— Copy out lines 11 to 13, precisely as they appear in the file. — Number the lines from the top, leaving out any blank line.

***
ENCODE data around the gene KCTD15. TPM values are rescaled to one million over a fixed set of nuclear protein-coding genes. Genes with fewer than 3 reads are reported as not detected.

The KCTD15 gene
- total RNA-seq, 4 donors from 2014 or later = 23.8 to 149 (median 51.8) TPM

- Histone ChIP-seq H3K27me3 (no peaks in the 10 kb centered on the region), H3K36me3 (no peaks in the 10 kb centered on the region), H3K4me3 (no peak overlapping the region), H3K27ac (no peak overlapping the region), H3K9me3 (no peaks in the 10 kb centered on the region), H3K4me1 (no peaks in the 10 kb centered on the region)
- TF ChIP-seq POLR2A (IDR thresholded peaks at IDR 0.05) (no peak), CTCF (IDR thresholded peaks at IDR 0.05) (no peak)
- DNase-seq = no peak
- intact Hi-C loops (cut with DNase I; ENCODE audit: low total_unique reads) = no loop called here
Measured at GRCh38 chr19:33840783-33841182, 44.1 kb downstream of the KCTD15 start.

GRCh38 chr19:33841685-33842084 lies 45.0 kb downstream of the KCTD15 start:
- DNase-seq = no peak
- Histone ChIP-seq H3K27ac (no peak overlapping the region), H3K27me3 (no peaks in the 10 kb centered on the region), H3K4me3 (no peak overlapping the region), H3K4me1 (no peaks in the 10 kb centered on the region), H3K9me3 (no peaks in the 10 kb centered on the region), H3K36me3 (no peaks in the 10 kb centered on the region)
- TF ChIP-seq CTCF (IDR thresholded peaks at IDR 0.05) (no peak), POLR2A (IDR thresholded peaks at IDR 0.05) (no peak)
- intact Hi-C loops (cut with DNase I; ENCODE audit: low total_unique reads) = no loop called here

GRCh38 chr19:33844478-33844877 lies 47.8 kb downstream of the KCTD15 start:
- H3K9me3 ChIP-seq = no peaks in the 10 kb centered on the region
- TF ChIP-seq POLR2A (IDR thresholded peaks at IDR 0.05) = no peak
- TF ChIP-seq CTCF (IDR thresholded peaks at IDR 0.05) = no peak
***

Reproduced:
- Histone ChIP-seq H3K27ac (no peak overlapping the region), H3K27me3 (no peaks in the 10 kb centered on the region), H3K4me3 (no peak overlapping the region), H3K4me1 (no peaks in the 10 kb centered on the region), H3K9me3 (no peaks in the 10 kb centered on the region), H3K36me3 (no peaks in the 10 kb centered on the region)
- TF ChIP-seq CTCF (IDR thresholded peaks at IDR 0.05) (no peak), POLR2A (IDR thresholded peaks at IDR 0.05) (no peak)
- intact Hi-C loops (cut with DNase I; ENCODE audit: low total_unique reads) = no loop called here